Miss Anne lifts a rainbow-colored scarf from the small cage sitting on the picnic table in her backyard. Angry black eyes on a white, ratty-furred face peek out through the metal mesh.
“A possum,” Miss Anne, my 80-year-old neighbor, tells me. “I caught it in the cage last night.”
It is Saturday, and while she’d been trying to catch this possum for months, she didn’t anticipate that the little guy would inconvenience her by sneaking into the trap on the weekend. She tried to call animal control: closed until Monday.
“You know someone who needs a possum?” she asks.
I don’t. I don’t even have the guts to trap a possum. We had a possum family that lived in our tree for a summer, and when my partner and I would come home late at night, they’d be resting on a low branch, their eyes glinting from the reflected porch light. Despite my partner’s reassurances that they’re harmless, I’m certain they’re demon-possessed and out to get me.
Fortunately for her, Miss Anne doesn’t share my paranoia. In fact, having lived next to her in the Brady Heights neighborhood for the last six years, I’ve learned one key trait about Miss Anne: she’s resilient.
Miss Anne moved to Brady Heights in 1964. She’s raised three children in the neighborhood. She’s suffered the loss of her husband. She’s watched the neighborhood transform from a safe, family-oriented neighborhood to a hotbed of racial strife; she’s experienced the exodus of neighbors to south Tulsa, watched as empty houses became dilapidated, hoped as new neighbors moved in to revitalize the historic homes. Through it all, Miss Anne lived in the same house, sat on the same porch, watched the neighborhood bloom, wither and re-grow.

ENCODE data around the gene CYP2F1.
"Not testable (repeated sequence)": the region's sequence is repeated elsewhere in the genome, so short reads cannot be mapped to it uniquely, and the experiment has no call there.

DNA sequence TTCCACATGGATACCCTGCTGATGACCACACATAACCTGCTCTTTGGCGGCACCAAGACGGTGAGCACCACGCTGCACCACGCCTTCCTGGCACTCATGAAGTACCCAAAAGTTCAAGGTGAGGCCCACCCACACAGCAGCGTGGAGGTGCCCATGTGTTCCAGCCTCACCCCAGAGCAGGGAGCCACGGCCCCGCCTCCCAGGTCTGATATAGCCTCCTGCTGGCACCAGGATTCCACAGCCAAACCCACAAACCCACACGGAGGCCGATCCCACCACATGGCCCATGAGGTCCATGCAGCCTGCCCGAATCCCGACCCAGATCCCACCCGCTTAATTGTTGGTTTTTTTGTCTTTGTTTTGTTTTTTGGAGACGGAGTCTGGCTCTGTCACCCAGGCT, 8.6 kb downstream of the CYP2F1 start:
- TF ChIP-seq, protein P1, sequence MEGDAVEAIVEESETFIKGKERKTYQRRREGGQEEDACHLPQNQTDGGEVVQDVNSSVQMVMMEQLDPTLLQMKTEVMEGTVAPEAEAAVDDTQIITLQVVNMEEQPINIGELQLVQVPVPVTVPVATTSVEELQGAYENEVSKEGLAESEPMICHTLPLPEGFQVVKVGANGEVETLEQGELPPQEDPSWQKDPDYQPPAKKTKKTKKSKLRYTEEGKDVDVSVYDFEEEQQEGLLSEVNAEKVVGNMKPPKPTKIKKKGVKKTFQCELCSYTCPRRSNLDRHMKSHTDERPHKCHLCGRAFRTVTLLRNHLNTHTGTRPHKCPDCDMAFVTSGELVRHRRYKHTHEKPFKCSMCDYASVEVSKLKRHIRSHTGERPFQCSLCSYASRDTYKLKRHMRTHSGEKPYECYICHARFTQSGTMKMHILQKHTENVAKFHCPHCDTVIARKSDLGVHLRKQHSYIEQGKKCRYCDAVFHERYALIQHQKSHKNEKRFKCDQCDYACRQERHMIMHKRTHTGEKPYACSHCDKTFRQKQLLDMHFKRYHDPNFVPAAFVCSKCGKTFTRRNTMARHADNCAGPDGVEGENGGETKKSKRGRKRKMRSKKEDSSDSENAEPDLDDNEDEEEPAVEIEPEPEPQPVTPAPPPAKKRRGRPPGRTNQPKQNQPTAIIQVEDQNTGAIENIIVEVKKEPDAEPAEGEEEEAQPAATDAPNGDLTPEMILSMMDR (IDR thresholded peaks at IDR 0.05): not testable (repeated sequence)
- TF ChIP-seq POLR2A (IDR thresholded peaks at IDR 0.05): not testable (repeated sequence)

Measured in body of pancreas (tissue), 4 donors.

“We bought this house in 1964. We’d been living in an apartment across from where the Tisdale is now,” she says. “We were wanting more room, and I used to walk down Latimer to catch the bus. I saw a ‘For Sale’ sign, and so we contacted the lady and bought the house, and we’ve lived there ever since.”
Miss Anne leans down to inspect the possum closer. It inches towards the back of the cage, bares rows of sharp teeth, and hisses. “Oh, now, come off it,” Miss Anne says gently, “you’ll be fine.” She sees me step back and reassures me. “He’s just scared,” she says. “Nobody likes to be caged, right? He’d never hurt you.” I don’t feel better.
“There were a lot of kids who lived here who went to Roosevelt and Central High School and Emerson. It was a real homey neighborhood and everybody knew everybody else and would sit on the front porch and wave when they saw people in the evenings. There were enough children of different ages so that there was a lot of companionship and fun things for them to do. It was the kind of neighborhood where everybody looked out for everybody else’s kids, you know, just like a small town would. In fact, it was like a small town in the city.”
The mid-60s, according to Miss Anne, changed the neighborhood. The Civil Rights movement was gaining steam in Middle America. In 1963, the NAACP Youth Council of Oklahoma City began sit-ins at lunch counters. In March of 1965 local and state police in Alabama used violence to stop marchers attempting to walk from Selma to Montgomery. The atmosphere in Brady Heights began to reflect the racial tensions occurring nationally. Miss Anne believed in the message of the Rev. Martin Luther King, Jr., and she worked to instill his message of peace and equality in her children. Friendly interaction between blacks and whites was commonplace in and around the neighborhood, but in the mid-60s, at times, groups of African-American teens from adjacent neighborhoods, feeling empowered by King’s message, forgot the ideals of non-violence that sat at the core of King’s dream for America.